“Surprisingly, only 1 percent of the calcium in our body is used for important body functions such as vascular contraction, nerve transmission and muscle movement. The rest of our body’s calcium supply is stored in our teeth and bones that are going through a continuous remodeling process throughout our lives.”7

It’s important to understand, however, that if your calcium levels are not low, taking in too much will not only not help you, it may in fact do more harm than good. Further, poor quality calcium supplements may contain toxic metals in harmful amounts, including lead, cadmium, aluminum and mercury, according to a Canadian study,8 even though they may be labeled as being naturally sourced.

How Eating Eggshells Can Lower Your Osteoporosis Odds

For all of these reasons, ground eggshells can be an excellent stand-in for calcium supplements, which many people, both men and women, are directed by their doctors to take when aging begins the natural but preventable process of leaching calcium from bones, making bones thinner and weaker — a condition known as osteoporosis. The study added:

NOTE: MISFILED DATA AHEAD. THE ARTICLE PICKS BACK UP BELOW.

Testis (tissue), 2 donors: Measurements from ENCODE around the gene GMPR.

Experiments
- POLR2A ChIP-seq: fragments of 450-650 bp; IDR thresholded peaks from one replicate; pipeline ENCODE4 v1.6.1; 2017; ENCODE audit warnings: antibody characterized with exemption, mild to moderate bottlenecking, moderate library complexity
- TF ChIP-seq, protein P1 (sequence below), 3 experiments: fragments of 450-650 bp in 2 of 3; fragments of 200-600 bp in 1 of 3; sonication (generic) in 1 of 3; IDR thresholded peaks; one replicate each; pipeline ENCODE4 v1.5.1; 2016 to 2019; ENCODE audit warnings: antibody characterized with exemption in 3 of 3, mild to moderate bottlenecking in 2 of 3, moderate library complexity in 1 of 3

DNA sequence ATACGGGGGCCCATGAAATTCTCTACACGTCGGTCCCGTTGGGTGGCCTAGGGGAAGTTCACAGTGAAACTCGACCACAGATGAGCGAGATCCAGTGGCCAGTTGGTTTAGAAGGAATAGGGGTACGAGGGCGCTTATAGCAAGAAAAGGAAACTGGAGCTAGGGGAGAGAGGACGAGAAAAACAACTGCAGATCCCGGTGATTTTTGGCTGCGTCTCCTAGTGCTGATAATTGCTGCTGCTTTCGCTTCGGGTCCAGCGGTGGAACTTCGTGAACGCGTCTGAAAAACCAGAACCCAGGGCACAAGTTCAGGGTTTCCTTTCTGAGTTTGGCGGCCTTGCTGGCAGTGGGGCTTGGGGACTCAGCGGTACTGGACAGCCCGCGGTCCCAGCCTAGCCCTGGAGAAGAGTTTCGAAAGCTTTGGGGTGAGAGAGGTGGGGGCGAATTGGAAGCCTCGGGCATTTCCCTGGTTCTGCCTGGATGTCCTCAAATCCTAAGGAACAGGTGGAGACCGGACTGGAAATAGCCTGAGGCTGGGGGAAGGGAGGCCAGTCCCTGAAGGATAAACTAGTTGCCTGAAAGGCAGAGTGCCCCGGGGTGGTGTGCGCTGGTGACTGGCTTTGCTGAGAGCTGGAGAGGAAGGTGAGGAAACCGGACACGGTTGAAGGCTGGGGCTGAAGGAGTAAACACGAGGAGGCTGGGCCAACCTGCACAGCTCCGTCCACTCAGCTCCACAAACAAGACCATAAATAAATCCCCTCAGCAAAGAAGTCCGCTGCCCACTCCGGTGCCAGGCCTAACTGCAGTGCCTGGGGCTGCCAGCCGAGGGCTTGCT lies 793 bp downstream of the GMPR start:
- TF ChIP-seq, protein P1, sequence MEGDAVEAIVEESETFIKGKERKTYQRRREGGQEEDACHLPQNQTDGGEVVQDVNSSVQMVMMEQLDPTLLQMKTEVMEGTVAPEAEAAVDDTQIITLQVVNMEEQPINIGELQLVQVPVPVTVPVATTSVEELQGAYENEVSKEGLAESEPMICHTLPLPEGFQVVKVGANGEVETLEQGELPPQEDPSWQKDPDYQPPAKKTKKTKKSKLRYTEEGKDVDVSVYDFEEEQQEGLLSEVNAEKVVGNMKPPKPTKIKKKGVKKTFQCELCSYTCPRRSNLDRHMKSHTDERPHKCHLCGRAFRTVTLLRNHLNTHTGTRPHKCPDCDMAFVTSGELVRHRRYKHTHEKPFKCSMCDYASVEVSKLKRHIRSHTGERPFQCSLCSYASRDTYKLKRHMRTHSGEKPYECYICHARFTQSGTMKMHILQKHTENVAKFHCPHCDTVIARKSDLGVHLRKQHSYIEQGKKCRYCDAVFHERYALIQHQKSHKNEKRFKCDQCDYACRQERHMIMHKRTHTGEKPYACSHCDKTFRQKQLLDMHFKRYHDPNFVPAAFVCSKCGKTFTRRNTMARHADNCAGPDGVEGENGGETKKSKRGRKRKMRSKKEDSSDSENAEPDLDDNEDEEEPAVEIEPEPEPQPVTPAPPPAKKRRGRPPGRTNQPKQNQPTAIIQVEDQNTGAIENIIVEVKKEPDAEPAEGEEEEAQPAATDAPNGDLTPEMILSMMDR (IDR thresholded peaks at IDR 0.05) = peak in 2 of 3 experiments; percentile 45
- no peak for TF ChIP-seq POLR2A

“In vitro eggshell powder stimulates chondrocyte differentiation and cartilage growth. Clinical studies in postmenopausal women and women with senile osteoporosis showed that eggshell powder reduces pain and osteoresorption and increases mobility and bone density or arrests its loss.

The bioavailability of calcium from this source, as tested in piglets, was similar or better than that of food grade purified calcium carbonate. Clinical and experimental studies showed that eggshell powder has positive effects on bone and cartilage and that it is suitable in the prevention and treatment of osteoporosis.”9

Many foods contain calcium, the healthiest dairy options being hormone-free, pastured raw milk, butter, yogurt and cheese, as well as green vegetables such as broccoli, cabbage, collard greens, spinach and kale, canned sardines and salmon with bones intact, almonds and sesame seeds.